I was set for seasoning, then, adding herbs and salt to water having browned my pieces of rabbit. Given Sam’s mention of root vegetables, I felt a few pieces of carrot wouldn’t be beyond the bounds of possible available ingredients and decided to add them too. It was a pretty basic lunch, but certainly one that was pretty acceptable. Certainly if we were on a dark and troubling quest to a barren land of ash and fire I could see a stew like this going down pretty nicely.
Away from the Sam, Gollum and Frodo arc, the second film concludes with a restoration of the balance of food. With the wizard Saruman defeated, Merry and Pippin expect to find nothing but “dead rats and mouldy bread” once more in the flooded ruins of his tower at Isengard. We leave them, though, discovering a veritable treasure trove of wholesome Shire food. Even here so far from their home and long before the story’s end, we are allowed at least a satisfying culinary conclusion.
3. Dinner with Denethor
Dinner – The Return of the King
As the third and final chapter begins, the descent of Gollum from a hobbit-like humanoid to the creature we see today is shown in flashback. As we watch him catch and eat a slimy, raw, wriggling fish, his voiceover tells us “we forgot the taste of bread” before we cut to the present and Sam eating further lembas (albeit with a little less relish than before). The contrast between Gollum and Sam’s appetites becomes a detail of greater significance as the film progresses. The sneaky Gollum preys on the image of Sam as a fat glutton and the knowledge of his own opposition to “hobbit food” to convince Frodo that Sam has been hogging all the lembas and that he should be left behind.
Sam, for his part, is constantly attempting to keep their small party grounded in every day realities with ideas like: “It must be getting near tea time, or at least it would be in decent places where there is a tea time.” By the end of the film a reunited Sam and Frodo make their way for Mount Doom and Sam tries to encourage Frodo with thoughts of the world that they have come to save, those idyllic images of The Shire from the start of the first film. “Do you remember the taste of strawberries?” Sam asks. “No, Sam, I can’t recall the taste of food,” Frodo responds, becoming more and more like Gollum in the film’s opening than he would have imagined.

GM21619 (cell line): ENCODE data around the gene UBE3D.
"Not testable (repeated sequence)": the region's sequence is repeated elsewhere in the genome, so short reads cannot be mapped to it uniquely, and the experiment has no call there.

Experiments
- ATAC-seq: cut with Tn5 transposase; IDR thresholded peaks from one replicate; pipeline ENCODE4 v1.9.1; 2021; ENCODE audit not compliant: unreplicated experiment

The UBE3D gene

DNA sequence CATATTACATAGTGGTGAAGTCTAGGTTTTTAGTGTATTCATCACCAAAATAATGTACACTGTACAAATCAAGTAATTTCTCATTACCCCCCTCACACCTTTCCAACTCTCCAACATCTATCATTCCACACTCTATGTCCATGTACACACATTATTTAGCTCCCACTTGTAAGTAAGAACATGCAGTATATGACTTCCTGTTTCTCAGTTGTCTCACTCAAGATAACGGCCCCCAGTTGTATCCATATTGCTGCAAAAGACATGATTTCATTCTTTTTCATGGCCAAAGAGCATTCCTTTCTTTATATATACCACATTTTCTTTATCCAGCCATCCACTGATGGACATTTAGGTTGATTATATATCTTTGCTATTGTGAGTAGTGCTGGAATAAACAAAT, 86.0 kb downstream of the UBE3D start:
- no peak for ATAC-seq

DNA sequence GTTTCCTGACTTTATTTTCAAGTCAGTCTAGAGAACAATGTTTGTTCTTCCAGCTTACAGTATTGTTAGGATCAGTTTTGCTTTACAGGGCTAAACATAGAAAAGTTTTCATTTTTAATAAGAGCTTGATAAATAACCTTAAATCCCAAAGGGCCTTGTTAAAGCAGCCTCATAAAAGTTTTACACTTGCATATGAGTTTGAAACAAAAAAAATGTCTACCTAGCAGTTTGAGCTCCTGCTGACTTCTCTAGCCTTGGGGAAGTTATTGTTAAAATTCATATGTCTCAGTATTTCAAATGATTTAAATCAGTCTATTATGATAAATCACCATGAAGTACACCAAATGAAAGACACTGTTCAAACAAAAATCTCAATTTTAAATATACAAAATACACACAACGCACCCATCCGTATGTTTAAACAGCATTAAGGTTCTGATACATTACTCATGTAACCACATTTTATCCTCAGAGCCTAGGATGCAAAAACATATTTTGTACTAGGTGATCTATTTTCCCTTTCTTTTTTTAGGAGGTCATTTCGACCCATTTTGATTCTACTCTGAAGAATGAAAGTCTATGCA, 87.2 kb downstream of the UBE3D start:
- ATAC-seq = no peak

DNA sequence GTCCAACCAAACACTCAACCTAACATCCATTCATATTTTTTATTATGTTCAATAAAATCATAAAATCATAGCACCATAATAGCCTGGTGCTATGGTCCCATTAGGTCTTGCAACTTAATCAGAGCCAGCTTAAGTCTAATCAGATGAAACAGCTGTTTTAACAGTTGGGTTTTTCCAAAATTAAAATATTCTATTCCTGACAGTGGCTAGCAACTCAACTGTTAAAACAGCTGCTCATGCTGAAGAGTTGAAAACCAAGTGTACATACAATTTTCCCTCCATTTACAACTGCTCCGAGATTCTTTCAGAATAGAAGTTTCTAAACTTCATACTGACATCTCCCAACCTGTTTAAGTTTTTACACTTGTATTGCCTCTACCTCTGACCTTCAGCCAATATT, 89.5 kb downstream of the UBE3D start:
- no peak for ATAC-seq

It is the adventures of the other hobbits, however, that point us towards the final film’s most noted dining scene. Having enjoyed salted pork in the flooded ruins of Isengard, Pippin is taken by Gandalf to Minas Tirith, the capital of the kingdom of Gondor to meet the kingdom’s deeply troubled steward Denethor (John Noble). While many of the other cooking scenes earlier in the trilogy have dwelt on a great deal of preparing or discussing of food, but rarely resulting in anybody actually eating any, Denethor’s dinner scene shows off his somewhat grotesque dining habits in detailed close up.
Returning to watch the film now it’s hard not to think of Noble’s more recent performance as lovable mad scientist Walter Bishop in the TV series Fringe, especially given both characters are slightly unhinged after the death of their beloved son, have a lot of issues with their relationship with another son, and have some peculiar food fixations. For Dr. Bishop it’s all about candy and confectionery, but Denethor seems more about cold meat and juicy fruit. In fact, from the look of the juices running down his chin it seems that a love of “nice, juicy tomatoes” is something the crazy ruler and his hobbit squire have in common.
With Denethor’s dinner being an entirely visual piece of storytelling, unlike the fry-up or the rabbit stew none of the ingredients get a mention in the dialogue, I had to watch the clip above a few times to get a decent sense of what it consisted of in order to have the food prepared for the third film. From viewing the spread on Denethor’s table it looked to me, and correct me if any of you see any different, that he had pieces of chicken and grapes, tomatoes, ham, some kind of hard cheese, lettuce or similar greens and lots of bread. Fortunately, almost all of this was easy to deal with, cold snack food that could easily be enjoyed watching an increasingly lengthy film epic. As the hours of film fantasy passed, there was easily enough time for me to knead and prove some bread during the latter parts of Two Towers and have it ready to join Denethor.
I offered to bite into the fruit and have it drool down my chin for the sense of authenticity, but Professor Plum insisted that was not really necessary.
And so, many hours of film, many meals and even more discussions of second breakfast, elevenses, and afternoon tea, we saw the hobbits return to The Shire and to enjoy a pint at the Green Dragon pub. After all that adventuring, though, they finally reach a place emotionally where food is no longer at the forefront of their minds and they pay little attention to the great vegetables around them.
As for me, my desire for second breakfast is as strong as ever. With Middle Earth back on our screens, and the first film of The Hobbit series managing the almost unimaginable feat of being even more filled with food than The Lord of the Rings, I’m sure there’ll be plenty of chance to eat along with another set of movies another time.
Professor Plum in the Dining Room: I think I’d like to be a hobbit. One of the ones that doesn’t have an adventure, and just eats breakfast and second breakfast and elevenses and luncheon and tea and dinner and supper all day long. Yep.